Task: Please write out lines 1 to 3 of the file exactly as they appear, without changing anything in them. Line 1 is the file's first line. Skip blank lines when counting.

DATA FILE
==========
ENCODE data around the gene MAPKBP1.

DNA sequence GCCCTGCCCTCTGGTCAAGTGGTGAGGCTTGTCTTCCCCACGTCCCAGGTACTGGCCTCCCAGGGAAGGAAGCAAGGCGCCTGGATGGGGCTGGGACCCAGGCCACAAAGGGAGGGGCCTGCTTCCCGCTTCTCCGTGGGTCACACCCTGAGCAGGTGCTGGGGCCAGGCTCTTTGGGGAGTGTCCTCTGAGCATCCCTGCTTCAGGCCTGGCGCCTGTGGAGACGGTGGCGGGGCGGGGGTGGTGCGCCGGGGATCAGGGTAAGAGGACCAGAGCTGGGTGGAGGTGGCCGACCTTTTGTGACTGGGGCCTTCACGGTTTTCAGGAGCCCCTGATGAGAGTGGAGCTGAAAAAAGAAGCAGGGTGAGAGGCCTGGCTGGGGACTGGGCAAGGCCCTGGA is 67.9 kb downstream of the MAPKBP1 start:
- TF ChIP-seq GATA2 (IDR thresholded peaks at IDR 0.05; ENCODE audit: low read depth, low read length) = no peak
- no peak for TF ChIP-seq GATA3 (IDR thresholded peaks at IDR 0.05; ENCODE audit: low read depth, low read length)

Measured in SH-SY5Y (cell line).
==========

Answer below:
ENCODE data around the gene MAPKBP1.

DNA sequence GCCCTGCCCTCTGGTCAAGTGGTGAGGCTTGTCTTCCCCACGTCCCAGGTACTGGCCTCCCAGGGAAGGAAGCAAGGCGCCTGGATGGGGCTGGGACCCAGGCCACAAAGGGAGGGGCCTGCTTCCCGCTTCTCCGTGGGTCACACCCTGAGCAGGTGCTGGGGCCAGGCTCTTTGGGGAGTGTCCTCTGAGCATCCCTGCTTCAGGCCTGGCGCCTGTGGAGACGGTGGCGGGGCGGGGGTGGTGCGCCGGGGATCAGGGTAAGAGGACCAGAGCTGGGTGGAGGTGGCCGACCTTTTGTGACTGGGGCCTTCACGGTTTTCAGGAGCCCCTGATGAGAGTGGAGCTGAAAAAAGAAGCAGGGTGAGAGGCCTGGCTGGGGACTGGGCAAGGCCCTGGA is 67.9 kb downstream of the MAPKBP1 start:
- TF ChIP-seq GATA2 (IDR thresholded peaks at IDR 0.05; ENCODE audit: low read depth, low read length) = no peak